dict's as dict's key.

Discussion in 'Python' started by Albert van der Horst, Jan 13, 2010.

  1. I have a type of objects that have complicated enough properties
    to warrant a special class for its type.
    The class has built in dictionary for all the properties.

    Something along the line of
    a = ctype({"poker":True})
    b = ctype({"footbal":True, "gender":"m"})
    c = ctype({"chess":True, "residence":"Amsterdam"})
    I can count each type, again using a dictionary:
    db = {}
    db[a]=171
    db=208

    But now I am at a loss as how to look up a ctype z in this db
    dictionary efficiently, because all those objects are different
    from z.

    Is there a way to turn those ctype things into a hashable type?
    (I would then convert z in the same way.)
    Once a ctype is invented it never changes.
    The only data pertinent to a ctype is its property dictionary.

    (I encountered this before. A dictionary is a natural for a
    boardgame position, i.e. chess. Now we want to look up chess
    positions.)

    Groetjes Albert

    --
    --
    Albert van der Horst, UTRECHT,THE NETHERLANDS
    Economic growth -- being exponential -- ultimately falters.
    albert@spe&ar&c.xs4all.nl &=n http://home.hccnet.nl/a.w.m.van.der.horst
    Albert van der Horst, Jan 13, 2010
    #1
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  2. Albert van der Horst <4all.nl> writes:

    > I have a type of objects that have complicated enough properties
    > to warrant a special class for its type.
    > The class has built in dictionary for all the properties.
    >
    > Something along the line of
    > a = ctype({"poker":True})
    > b = ctype({"footbal":True, "gender":"m"})
    > c = ctype({"chess":True, "residence":"Amsterdam"})
    > I can count each type, again using a dictionary:
    > db = {}
    > db[a]=171
    > db=208
    >
    > But now I am at a loss as how to look up a ctype z in this db
    > dictionary efficiently, because all those objects are different
    > from z.
    >
    > Is there a way to turn those ctype things into a hashable type?
    > (I would then convert z in the same way.)
    > Once a ctype is invented it never changes.
    > The only data pertinent to a ctype is its property dictionary.
    >


    Something like this will work (untested):

    class ctype(object):
    def __init__(self, propdict):
    self.propdict = propdict
    self._hash = hash(frozenset(propdict.items()))
    def __hash__(self):
    return self._hash
    def __eq__(self, other):
    return isinstance(other, ctype) and self.propdict == other.propdict

    Note: you should capitalize your class names if you want to comply with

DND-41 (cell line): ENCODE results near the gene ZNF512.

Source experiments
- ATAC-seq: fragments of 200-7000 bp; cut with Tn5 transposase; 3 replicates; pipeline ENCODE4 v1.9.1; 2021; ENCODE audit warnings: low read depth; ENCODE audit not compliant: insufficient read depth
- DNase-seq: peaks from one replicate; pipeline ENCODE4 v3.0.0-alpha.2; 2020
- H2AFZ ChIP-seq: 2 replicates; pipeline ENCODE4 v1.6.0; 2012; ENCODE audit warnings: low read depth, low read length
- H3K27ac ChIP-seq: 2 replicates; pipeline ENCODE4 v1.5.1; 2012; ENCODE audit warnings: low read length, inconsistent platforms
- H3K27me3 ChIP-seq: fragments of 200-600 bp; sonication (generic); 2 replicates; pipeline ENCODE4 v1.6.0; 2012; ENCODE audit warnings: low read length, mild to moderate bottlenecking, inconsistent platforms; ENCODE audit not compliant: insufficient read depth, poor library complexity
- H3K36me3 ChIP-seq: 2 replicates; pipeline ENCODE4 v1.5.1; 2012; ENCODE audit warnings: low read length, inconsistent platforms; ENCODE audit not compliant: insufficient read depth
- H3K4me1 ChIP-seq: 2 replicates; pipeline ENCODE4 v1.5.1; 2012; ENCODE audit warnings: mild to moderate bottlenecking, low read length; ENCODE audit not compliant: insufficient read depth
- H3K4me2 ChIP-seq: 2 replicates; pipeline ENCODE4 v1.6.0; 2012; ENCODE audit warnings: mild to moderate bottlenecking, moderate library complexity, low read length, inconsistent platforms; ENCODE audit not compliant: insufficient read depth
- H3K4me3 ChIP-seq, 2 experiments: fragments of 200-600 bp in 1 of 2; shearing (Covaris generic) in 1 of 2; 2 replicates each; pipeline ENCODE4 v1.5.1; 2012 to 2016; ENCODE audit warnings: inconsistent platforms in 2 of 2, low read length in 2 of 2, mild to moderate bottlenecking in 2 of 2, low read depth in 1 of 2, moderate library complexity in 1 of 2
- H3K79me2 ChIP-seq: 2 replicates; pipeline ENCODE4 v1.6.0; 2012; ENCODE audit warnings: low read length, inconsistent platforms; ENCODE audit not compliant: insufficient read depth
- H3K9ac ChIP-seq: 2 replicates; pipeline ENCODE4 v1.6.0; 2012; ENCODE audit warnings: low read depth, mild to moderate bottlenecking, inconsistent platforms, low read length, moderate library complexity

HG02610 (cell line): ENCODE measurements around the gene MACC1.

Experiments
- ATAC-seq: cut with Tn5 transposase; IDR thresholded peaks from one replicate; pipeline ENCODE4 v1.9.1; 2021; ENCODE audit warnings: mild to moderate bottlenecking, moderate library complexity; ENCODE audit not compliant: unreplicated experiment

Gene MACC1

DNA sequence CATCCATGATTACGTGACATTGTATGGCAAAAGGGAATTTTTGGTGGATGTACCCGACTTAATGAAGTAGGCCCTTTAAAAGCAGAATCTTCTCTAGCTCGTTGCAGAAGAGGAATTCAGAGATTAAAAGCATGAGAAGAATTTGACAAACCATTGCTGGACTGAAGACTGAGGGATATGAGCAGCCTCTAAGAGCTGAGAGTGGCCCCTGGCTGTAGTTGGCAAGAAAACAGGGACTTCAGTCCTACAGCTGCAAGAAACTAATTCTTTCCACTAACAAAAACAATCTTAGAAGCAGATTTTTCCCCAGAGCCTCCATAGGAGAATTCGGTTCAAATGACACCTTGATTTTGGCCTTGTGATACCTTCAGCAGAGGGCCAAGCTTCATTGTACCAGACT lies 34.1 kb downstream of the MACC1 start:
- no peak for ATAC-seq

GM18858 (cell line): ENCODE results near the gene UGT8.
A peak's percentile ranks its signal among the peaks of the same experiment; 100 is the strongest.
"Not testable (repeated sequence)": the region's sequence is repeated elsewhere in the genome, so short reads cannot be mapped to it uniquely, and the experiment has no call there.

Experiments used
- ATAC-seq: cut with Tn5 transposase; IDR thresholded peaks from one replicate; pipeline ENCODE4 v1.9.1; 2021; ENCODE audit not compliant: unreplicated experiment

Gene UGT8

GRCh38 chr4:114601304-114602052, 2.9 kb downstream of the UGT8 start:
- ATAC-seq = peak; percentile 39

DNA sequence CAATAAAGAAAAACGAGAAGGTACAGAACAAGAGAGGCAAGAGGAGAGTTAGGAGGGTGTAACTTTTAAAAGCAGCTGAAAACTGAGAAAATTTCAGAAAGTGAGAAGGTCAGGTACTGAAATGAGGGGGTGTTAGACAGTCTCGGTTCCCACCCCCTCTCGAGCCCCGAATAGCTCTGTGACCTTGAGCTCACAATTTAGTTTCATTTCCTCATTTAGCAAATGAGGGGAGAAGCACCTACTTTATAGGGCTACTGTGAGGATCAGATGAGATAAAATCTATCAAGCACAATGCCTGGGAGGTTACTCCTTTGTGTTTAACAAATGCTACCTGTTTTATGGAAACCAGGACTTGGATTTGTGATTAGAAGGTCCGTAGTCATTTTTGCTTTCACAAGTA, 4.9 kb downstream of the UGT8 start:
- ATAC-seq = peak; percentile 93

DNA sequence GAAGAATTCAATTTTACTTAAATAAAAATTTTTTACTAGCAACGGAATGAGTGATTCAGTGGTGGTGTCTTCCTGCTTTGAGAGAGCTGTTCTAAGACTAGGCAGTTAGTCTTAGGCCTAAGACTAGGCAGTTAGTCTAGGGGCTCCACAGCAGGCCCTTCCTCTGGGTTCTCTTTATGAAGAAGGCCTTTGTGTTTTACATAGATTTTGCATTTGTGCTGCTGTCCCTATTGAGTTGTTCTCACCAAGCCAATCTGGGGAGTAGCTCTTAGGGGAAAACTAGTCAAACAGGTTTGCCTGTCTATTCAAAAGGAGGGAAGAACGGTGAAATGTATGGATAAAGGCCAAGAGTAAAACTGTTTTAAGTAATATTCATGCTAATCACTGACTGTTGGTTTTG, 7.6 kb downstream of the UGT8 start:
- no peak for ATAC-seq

PEP 8.

    HTH

    --
    Arnaud
    Arnaud Delobelle, Jan 13, 2010
    #2
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  3. Albert van der Horst

    Peter Otten Guest

    Albert van der Horst wrote:

    > I have a type of objects that have complicated enough properties
    > to warrant a special class for its type.
    > The class has built in dictionary for all the properties.
    >
    > Something along the line of
    > a = ctype({"poker":True})
    > b = ctype({"footbal":True, "gender":"m"})
    > c = ctype({"chess":True, "residence":"Amsterdam"})
    > I can count each type, again using a dictionary:
    > db = {}
    > db[a]=171
    > db=208
    >
    > But now I am at a loss as how to look up a ctype z in this db
    > dictionary efficiently, because all those objects are different
    > from z.
    >
    > Is there a way to turn those ctype things into a hashable type?
    > (I would then convert z in the same way.)
    > Once a ctype is invented it never changes.
    > The only data pertinent to a ctype is its property dictionary.


    >>> class CType:

    .... def __init__(self, data):
    .... self.data = data
    .... self._hash = hash(tuple(sorted(data.iteritems())))
    .... def __hash__(self):
    .... return self._hash
    .... def __eq__(self, other):
    .... return self._hash == other._hash and self.data == other.data
    ....
    >>> a = CType({"poker":True})
    >>> b = CType({"footbal":True, "gender":"m"})
    >>> c = CType({"chess":True, "residence":"Amsterdam"})
    >>> db = {}
    >>> db[a]=171
    >>> db=208
    >>> db[CType(dict(poker=True))]

    171
    >>> CType(dict(poker=False)) in db

    False

    Be very careful not to change the dictionary in the data attribute.
    Otherwise you'll break your application.

    Peter
    Peter Otten, Jan 13, 2010
    #3
  4. Albert van der Horst

    Lie Ryan Guest

    On 01/14/10 05:33, Albert van der Horst wrote:
    > (I encountered this before. A dictionary is a natural for a
    > boardgame position, i.e. chess. Now we want to look up chess
    > positions.)


    or use collections.namedtuple
    Lie Ryan, Jan 16, 2010
    #4
  5. Albert van der Horst

    Ethan Furman Guest

    Lie Ryan wrote:
    > On 01/14/10 05:33, Albert van der Horst wrote:
    >
    >>(I encountered this before. A dictionary is a natural for a
    >>boardgame position, i.e. chess. Now we want to look up chess
    >>positions.)

    >
    >
    > or use collections.namedtuple


    Which is great until you want to make a move. ;)

    ~Ethan~
    Ethan Furman, Jan 17, 2010
    #5
  6. Albert van der Horst

    Lie Ryan Guest

    On 01/17/10 12:29, Ethan Furman wrote:
    > Lie Ryan wrote:
    >> On 01/14/10 05:33, Albert van der Horst wrote:
    >>
    >>> (I encountered this before. A dictionary is a natural for a
    >>> boardgame position, i.e. chess. Now we want to look up chess
    >>> positions.)

    >>
    >>
    >> or use collections.namedtuple

    >
    > Which is great until you want to make a move. ;)


    No problem, just create a new namedtuple.

    The OP wanted fast attribute lookup and AFAICT doesn't mention anything
    about fast construction.
    Lie Ryan, Jan 17, 2010
    #6
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